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Golden Retriever Rescue of Southern Maryland Needs You
Do you love animals? If so, are you willing to help abused, abandoned or unwanted dogs and cats right here in Southern Maryland?
Every local animal rescue group needs temporary families, called foster families, to care for dogs and cats until they are adopted.
The rescue group pays for the veterinary care and most rescue groups also pay for food and supplies. Anything you purchase for your temporary "guest" is tax deductible.
The need is year round, but more so in spring and summer months when unaltered dogs and cats are more likely to roam and unwanted litters of puppies and kittens are born.
The dictionary defines fostering as "affording, receiving, or sharing nurture or parental care though not related by blood or legal ties."
Nurturing is exactly what foster families do for animals in need.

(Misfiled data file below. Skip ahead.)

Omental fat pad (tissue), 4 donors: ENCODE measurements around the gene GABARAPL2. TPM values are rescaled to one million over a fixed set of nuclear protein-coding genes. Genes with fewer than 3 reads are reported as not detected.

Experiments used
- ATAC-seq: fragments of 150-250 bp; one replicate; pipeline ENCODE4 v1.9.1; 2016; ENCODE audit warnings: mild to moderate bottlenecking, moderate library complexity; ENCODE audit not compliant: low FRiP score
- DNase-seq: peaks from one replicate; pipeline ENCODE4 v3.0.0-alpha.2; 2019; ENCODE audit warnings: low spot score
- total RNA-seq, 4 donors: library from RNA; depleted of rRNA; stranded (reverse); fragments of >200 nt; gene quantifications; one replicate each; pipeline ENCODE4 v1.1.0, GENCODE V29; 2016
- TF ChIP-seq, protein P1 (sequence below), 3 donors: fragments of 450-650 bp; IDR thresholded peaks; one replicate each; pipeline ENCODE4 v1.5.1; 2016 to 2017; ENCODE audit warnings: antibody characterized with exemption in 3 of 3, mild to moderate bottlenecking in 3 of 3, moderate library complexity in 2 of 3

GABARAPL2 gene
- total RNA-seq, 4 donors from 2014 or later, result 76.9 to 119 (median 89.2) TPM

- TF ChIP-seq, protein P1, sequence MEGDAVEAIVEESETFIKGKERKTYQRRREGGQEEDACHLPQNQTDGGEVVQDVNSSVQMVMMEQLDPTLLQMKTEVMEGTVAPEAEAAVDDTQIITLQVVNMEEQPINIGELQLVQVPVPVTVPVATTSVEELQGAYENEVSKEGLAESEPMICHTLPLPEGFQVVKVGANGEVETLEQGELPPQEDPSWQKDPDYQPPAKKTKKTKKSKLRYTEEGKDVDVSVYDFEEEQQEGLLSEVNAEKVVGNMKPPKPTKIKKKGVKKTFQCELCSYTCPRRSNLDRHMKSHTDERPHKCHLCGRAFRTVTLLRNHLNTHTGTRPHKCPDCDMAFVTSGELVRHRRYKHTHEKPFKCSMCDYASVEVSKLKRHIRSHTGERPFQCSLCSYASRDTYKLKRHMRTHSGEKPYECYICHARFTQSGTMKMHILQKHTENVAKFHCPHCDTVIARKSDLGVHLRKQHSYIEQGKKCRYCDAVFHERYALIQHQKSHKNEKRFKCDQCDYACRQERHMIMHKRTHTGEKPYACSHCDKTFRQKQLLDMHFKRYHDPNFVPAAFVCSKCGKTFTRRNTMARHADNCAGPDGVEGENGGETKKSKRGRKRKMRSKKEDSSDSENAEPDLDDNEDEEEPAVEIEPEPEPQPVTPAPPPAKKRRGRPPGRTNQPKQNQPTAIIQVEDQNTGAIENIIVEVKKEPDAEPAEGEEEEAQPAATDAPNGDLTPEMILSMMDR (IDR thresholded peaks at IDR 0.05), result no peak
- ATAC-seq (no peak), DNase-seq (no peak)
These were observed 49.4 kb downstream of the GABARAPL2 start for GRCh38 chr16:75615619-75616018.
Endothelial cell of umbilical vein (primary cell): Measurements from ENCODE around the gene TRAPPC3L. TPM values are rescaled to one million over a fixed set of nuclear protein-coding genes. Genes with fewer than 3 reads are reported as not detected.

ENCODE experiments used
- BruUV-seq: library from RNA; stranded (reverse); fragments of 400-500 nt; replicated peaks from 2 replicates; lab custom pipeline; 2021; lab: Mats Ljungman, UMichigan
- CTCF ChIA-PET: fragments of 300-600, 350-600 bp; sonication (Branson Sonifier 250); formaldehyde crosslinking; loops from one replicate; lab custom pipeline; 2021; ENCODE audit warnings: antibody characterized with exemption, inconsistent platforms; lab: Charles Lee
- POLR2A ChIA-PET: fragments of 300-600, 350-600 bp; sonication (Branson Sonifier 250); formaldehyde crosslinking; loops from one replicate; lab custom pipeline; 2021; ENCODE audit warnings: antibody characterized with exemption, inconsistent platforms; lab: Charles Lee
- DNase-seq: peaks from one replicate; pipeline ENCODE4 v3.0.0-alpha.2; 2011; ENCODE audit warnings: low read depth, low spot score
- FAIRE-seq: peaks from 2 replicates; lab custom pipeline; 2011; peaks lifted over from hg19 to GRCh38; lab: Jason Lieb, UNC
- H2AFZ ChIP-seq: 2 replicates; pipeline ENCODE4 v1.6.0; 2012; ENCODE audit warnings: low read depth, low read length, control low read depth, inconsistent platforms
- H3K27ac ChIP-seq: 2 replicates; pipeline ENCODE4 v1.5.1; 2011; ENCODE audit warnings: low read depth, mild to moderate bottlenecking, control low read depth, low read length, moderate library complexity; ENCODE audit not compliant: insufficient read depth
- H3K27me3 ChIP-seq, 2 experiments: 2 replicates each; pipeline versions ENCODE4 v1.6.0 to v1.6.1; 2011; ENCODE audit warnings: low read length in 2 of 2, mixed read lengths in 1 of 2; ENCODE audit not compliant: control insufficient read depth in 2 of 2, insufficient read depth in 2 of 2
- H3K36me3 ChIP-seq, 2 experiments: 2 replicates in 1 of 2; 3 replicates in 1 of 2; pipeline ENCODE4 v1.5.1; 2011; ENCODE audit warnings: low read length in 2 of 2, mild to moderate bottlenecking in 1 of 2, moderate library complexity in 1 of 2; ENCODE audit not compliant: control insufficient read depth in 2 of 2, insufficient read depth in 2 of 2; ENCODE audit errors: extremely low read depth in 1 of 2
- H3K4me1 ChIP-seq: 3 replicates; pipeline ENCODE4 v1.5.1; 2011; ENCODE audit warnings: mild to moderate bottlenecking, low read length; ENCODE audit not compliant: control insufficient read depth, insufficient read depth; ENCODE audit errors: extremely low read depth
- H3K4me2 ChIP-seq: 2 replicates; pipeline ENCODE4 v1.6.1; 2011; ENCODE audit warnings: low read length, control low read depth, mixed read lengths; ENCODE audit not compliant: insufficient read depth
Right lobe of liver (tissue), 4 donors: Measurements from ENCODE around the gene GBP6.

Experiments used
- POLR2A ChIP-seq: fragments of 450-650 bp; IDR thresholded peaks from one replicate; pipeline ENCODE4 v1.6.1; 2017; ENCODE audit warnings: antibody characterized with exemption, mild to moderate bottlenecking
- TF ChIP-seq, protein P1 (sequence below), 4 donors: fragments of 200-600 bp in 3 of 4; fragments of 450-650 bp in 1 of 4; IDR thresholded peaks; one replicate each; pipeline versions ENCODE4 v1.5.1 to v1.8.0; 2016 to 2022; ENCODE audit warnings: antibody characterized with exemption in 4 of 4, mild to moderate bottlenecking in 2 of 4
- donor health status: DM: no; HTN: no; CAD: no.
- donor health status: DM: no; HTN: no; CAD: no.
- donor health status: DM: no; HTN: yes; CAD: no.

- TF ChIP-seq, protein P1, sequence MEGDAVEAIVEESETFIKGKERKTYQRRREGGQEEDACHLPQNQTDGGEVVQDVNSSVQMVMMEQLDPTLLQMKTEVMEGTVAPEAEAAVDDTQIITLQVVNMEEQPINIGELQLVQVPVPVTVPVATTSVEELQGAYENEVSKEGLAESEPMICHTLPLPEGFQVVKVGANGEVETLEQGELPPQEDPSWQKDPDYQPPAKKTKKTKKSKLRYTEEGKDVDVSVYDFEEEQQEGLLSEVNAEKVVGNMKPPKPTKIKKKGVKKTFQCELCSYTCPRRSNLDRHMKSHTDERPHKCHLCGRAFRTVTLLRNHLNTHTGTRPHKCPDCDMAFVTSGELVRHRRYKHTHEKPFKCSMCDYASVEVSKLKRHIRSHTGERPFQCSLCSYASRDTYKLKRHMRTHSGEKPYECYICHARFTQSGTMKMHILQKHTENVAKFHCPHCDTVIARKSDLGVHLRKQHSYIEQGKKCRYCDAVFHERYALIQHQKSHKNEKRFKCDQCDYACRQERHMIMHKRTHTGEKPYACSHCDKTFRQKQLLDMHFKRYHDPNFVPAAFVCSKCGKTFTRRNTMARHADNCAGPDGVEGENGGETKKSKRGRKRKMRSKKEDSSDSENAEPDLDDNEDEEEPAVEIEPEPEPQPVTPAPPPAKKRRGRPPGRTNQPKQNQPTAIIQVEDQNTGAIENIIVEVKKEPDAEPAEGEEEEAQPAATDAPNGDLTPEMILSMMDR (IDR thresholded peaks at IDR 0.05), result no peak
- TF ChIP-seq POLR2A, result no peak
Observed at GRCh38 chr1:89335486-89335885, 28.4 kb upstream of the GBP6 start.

Golden Retriever Rescue of Southern Maryland is an example of a small, local rescue group. They were formed in 2007. Last year they took in and placed 58 golden retrievers. Most are local dogs given up by their owner, but some are transported from Southern states where it is not unusual for even purebred golden retriever puppies to be euthanized at shelters.
Frequently asked questions about fostering a dog or cat include:
Why Would Someone Give Up Their Companion Animal?
The most common reasons for giving up companion animals are:
- Loss of job/home.
- Not enough time to care for the dog or cat.
- Someone in the family is allergic or develops significant health problems.
- The owner dies.
- The family moves into a house or apartment that does not allow animals.
How Long Does a Dog or Cat Stay With a Foster Family?
The length of time an animal stays in your home varies. Every effort is made to adopt to permanent homes as quickly as possible. Young, healthy dogs and cats are typically adopted within a month or two. Older, special needs animals take longer.
What if We Fall in Love and Want to Adopt?